Sports brand adidas has unveiled a new strategy that focuses on its direct-to-consumer (DTC) business. According to a press statement, adidias' investments into product development, marketing, sponsoring and the company's digitalisation are set to increase significantly over the next five years. Adidas plans to invest around US$1.1 billion more into the brand in 2025 compared to 2021. It is added that by 2025, the company's digital transformation efforts would be driven by investments of more than US$1.1 billion as well.
The sports company said its DTC business is projected to account for around half of the company's total net sales by 2025 and to generate more than 80% of the targeted top-line growth. Its eCommerce business is also forecasted to double from US$4.7 billion currently to between US$9.5 billion and US$10 billion. Additionally, adidas said it will be focusing on Greater China, EMEA (Europe, Middle East, and Africa) and North America markets moving forward, which are expected to account for around 90% of sales growth until 2025.
According to adidas, it will continue to invest into eCommerce and into expanding its membership programme as part of its transformation into a DTC-led business. This comes as the company sees consumers expecting to receive a brand and shopping experience tailored to their preferences, with personalised offerings in both digital and physical spaces. In 2025, adidas aims to have tripled the number of members in its membership program from the current level of more than 150 million to around 500 million. In addition, adidas’ own-retail stores will be digitised with fully-fledged omnichannel capabilities. The focus on increasing digitalisation will also be expanded to the company’s wholesale partners to ensure a seamless experience for the consumer across all touchpoints, adidas said.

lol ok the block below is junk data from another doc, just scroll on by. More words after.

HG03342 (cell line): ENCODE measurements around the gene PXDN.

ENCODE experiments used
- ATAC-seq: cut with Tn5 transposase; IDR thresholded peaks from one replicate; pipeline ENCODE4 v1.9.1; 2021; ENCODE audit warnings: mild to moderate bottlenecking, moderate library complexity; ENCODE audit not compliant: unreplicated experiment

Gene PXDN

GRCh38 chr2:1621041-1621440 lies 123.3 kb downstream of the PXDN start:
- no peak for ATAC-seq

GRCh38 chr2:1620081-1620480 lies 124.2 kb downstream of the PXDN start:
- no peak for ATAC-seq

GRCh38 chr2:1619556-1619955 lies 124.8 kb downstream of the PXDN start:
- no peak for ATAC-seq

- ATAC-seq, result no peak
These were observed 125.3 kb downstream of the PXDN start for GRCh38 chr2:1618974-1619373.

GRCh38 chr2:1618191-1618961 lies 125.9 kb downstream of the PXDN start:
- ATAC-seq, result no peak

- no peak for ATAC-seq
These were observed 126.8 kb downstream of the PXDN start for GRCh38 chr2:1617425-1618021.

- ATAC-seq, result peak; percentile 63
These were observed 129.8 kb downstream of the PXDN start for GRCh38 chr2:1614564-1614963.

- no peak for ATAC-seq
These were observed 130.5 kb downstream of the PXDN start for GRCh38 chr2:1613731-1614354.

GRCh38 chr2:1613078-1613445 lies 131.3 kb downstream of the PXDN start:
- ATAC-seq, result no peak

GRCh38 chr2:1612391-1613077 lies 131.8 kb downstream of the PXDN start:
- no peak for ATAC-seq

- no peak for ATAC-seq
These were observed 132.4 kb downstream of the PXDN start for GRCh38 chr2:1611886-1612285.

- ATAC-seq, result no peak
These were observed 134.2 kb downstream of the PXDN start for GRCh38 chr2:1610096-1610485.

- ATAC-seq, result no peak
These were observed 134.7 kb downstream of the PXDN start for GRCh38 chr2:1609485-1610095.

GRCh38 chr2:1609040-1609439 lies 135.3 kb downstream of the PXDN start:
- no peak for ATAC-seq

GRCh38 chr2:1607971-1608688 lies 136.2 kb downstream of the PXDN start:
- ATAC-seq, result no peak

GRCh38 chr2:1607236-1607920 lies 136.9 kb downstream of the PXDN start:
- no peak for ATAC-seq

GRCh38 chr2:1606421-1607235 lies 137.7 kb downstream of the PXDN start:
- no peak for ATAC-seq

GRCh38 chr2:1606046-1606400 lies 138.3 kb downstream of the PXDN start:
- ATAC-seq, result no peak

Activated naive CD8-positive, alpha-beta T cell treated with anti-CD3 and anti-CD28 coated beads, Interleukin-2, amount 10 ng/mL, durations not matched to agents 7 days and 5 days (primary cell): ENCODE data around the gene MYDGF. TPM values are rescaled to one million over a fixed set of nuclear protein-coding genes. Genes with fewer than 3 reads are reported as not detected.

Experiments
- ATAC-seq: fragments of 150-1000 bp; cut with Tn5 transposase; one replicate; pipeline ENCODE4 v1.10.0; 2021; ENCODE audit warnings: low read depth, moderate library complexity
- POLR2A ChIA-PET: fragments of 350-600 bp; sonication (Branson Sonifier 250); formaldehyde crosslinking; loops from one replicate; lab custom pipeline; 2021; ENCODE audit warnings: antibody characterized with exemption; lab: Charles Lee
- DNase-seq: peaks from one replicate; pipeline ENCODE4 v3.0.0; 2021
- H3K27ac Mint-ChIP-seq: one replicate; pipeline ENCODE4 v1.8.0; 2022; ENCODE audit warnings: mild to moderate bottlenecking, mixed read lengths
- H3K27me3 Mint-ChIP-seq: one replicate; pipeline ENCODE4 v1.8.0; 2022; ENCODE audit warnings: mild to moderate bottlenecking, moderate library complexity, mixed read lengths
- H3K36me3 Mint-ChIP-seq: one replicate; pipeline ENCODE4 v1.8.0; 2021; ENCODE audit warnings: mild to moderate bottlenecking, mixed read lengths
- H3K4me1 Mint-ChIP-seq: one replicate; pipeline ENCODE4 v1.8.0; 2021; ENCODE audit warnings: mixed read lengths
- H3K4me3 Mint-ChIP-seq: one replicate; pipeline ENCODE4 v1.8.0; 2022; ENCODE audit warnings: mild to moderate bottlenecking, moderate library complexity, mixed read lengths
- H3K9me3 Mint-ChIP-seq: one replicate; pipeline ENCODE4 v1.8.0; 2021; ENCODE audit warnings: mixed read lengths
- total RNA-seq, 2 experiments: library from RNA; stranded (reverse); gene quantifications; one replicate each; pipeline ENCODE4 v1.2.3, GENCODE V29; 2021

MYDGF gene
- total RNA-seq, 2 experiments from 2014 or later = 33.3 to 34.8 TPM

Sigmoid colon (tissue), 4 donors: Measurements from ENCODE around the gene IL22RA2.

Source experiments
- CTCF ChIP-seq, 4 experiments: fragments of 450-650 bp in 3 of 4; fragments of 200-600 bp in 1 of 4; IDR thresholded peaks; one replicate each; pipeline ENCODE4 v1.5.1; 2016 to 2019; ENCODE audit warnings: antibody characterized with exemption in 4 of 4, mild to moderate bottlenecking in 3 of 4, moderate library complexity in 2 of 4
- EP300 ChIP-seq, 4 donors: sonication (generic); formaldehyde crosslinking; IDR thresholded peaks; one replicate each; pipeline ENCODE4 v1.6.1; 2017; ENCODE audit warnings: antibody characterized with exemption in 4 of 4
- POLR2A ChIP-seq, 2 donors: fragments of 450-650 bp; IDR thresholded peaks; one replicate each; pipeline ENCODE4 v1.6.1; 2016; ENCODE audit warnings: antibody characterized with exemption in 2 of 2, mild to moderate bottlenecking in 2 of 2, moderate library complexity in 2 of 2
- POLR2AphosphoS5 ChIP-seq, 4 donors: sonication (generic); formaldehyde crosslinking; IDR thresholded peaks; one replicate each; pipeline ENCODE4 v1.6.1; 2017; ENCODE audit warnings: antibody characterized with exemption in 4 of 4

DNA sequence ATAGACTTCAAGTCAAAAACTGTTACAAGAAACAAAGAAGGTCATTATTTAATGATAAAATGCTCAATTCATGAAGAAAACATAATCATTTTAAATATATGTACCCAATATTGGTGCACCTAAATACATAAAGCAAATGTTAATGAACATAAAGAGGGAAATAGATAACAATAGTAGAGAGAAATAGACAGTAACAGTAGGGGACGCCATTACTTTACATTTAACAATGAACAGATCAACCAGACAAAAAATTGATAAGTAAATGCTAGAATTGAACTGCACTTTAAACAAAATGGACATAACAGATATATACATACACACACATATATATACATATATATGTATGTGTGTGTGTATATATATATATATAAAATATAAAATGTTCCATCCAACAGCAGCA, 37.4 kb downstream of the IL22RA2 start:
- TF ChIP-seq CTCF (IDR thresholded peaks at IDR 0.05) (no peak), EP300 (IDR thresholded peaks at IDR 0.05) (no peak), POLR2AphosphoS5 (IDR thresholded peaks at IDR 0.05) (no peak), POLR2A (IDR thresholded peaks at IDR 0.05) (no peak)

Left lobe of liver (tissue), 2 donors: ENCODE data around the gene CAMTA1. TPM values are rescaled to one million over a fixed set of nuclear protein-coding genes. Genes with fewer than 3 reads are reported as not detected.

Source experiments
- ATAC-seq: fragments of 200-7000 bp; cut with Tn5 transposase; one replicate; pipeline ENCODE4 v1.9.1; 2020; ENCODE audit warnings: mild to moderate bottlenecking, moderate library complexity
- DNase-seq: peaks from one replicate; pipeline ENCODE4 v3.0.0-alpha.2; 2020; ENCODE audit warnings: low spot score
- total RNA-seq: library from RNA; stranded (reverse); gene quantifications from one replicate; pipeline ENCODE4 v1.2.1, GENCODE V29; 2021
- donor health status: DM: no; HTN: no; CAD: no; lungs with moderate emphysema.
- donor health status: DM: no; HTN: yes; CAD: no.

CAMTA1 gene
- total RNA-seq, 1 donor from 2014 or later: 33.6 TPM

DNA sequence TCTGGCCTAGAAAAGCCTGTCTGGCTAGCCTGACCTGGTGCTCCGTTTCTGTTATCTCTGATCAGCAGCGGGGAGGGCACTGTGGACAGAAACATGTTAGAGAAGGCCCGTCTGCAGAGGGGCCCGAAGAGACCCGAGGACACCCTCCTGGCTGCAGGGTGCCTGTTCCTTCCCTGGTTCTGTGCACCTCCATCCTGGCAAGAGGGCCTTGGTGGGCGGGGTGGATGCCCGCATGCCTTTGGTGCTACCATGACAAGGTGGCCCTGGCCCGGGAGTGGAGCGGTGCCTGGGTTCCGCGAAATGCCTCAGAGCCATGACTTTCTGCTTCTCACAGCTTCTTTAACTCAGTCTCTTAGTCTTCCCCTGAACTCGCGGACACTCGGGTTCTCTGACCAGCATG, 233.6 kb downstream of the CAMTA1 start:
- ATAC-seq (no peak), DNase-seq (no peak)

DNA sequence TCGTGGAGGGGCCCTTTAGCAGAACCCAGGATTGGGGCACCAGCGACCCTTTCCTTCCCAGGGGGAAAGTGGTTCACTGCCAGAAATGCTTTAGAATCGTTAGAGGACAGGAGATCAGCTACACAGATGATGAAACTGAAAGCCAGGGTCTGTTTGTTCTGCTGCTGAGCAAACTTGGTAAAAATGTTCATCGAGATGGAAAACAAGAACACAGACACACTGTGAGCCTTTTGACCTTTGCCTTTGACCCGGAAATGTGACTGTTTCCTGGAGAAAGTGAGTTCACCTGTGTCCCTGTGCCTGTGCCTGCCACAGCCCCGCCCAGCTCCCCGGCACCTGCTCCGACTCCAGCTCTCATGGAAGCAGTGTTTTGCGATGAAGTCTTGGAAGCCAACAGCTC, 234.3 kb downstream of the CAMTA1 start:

On the digital front, adidas said its core processes across the entire value chain will be digitalised. This ranges from the creation process with 3D design capabilities, via the sourcing of its products to selling it to customers and consumers. In 2025, adidas said its vast majority of sales will be generated with products that were created and sold digitally. To achieve this, the company will expand its data and technology expertise internally and increase the size of its tech team. In 2021 alone, adidas will hire more than 1,000 tech and digital talents. The company is also investing into the new ERP system, SAP Business Suite 4 SAP HANA (S/4HANA).
Adidas' new digital-focused strategy comes just months after it appointed Sanchita Johri, Johnson & Johnson's Asia Pacific lead for connected commerce and marketing and content excellence, as its director of digital activation for emerging markets. According to Johri's LinkedIn, the markets include India, South Africa, Turkey, Israel and the Gulf Cooperation Council.
Besides going digital, adidas has also planned to work on its sustainability goals. The sports brand said that by 2025, nine out of 10 of its articles will be sustainable as the company expands and further innovates its three-loop system: recycled loop (made from recycled materials), circular loop (made to be remade), or regenerative loop (made with natural and renewable materials). Currently, six out of 10 adidas articles are made from sustainable materials. Adidas added that it has been researching fully recyclable or biodegradable materials for some time already and aims to only use recycled polyester in every product from 2024 onward.
In addition, the communication and marketing for products made from sustainable materials will be intensified, while product takeback programs will be rolled out at a large scale. adidas is committed to reducing its CO2 footprint per product by 15% by 2025. To this effect, the company is working closely with its partners in the global supply chain to reduce energy and material consumption and make greater use of green energy sources. adidas said it aims to achieve climate neutrality in its own operations by 2025 and overall climate neutrality by 2050.
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